Is Brian Gionta an innovative, dynamic, and creative player? His game is relatively simple, north and south, with no fear of heading to the gritty areas of the ice, but is there more? His effort is translating early in this new season with 7 points (3G – 4A) in 12 games. Paired with players who are less north-south in Bournival and Plekanec, this may be the best-case scenario regarding linemates for Gionta and for Plekanec.

Also, coming off of surgery in consecutive years on both left and right biceps muscles, Gionta has something to prove. However, it isn’t that he can still put up points. He’s already doing that. His challenge is to show that he can remain healthy through an 82-game season and a prolonged playoff run. All of this in the final year of 5-year contract that will leave him as an unrestricted free agent at season’s end.

8. Has Thomas Plekanec grown too comfortable in Montreal?

Plekanec looks ‘comfortable’ this season. That’s not a good thing, although he’s having a great start to the season. In the world of Average Joe’s like me, comfort in a job is the initial sign that you are no longer being challenged. Deep dissatisfaction with your job often follows.

Would Plekanec be a better player outside of Montreal? Is he a good trade option this year? He’d certainly yield something good in return on today’s market. I would never trade Thomas Plekanec. However, I’m not running the team.

9. Should Alex Galchenyuk be on the same line as Eller?

In my view, no. Galchenyuk will soon be a #1 winger/center. Yet, he shouldn’t play with Eller right now. Both players want/need the puck on their stick. Both like to handle the puck.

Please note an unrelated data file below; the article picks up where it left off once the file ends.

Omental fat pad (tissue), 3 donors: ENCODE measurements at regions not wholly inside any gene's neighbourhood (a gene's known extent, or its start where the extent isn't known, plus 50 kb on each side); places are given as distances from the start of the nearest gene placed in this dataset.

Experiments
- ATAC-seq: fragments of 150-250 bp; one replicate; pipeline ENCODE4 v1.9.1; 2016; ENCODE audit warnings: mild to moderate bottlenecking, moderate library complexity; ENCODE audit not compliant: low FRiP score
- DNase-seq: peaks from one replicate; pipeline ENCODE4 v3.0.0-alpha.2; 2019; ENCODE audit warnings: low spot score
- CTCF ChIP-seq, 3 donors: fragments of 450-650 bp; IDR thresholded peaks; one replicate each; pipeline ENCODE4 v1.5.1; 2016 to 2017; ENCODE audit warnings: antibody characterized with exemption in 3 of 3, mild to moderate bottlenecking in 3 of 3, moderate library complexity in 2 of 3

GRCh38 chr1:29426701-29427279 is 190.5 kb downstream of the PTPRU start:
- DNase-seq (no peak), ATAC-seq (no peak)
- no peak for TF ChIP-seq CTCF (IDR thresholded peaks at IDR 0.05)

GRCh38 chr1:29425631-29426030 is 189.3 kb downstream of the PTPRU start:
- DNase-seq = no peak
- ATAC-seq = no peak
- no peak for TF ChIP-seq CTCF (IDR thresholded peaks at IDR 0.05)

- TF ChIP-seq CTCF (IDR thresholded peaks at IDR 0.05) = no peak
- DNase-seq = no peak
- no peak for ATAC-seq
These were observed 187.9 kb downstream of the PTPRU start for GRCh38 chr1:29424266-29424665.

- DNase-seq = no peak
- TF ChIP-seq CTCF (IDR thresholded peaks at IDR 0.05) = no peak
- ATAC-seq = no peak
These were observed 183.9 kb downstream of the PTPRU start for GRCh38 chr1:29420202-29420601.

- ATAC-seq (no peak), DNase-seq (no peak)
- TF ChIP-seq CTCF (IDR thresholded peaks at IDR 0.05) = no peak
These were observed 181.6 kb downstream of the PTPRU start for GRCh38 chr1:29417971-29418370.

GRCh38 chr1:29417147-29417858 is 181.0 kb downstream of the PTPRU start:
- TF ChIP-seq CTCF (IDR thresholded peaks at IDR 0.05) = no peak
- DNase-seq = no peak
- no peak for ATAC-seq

Still filling out into his young 19-year-old frame, he’ll get bigger and stronger. His confidence level will grow and I sense a mean streak in this young man. Will Galchenyuk be the consistent scorer that the Habs have sought for 20 years? He was not effective in the recent Winnipeg game, but the consistency I’m talking about would be evident season after season. Not game by game.

10. Is there more to Rene Bourque??

Maybe Bourque should change his choice of stick manufacturer. Maybe its his gloves? No one on the Habs misses more empty nets, hits more posts on wide open chances, or fans/whiffs on the puck more than Bourque. He excels at getting into excellent scoring position, but the finish hasn’t been there in seasons past.

Bourque would do well to remember the advice of his junior coaches (or Don Cherry). BURY the puck HARD on every opportunity. His scoring percentage thus far this year (4G on 24 shots = 16.7%) is actually higher than his average in recent seasons (79G on 654 shots going back to 2009-2010 = 12.1%) so he may be capitalizing on more of his chances so far.

Nathan Currier
Lead Writer for the Montreal Canadiens at TheHockeyWriters.com. Also, tracking man games lost data for pro sports at ManGamesLost.com. PhD in cell biology from McGill University. Lifelong Habs fan.
Nathan Currier
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5 Comments

  1. gionta doesnt go to the dirty areas? have you seen a game this year?

  2. I think what would help Rene Bourque the most is a) people to stop micro criticizing him. I’ve never known a player on the Habs who produces decent numbers to continually get criticism with little praise, which leads to b) more praise. The guy hits, scores and plays most nights – and he’s big. Ryder only scored and got little criticism. Cammy barely scored and received almost no criticism. The only player on the Habs who gets more criticism that Bourque is Price, and that makes no sense.

    And btw – NO comments on Desharnais i.e. the new Gomez!?

    • I don’t think Bourque gets much criticism in the media relative to others. There may be more negativity in hockey forums amongst the fans however. It’s a good thing that people see potential in him.

      Desharnais will be the focus of one of my articles in the next few weeks. I’m being patient and giving him until at least the quarter mark of the season to turn things around.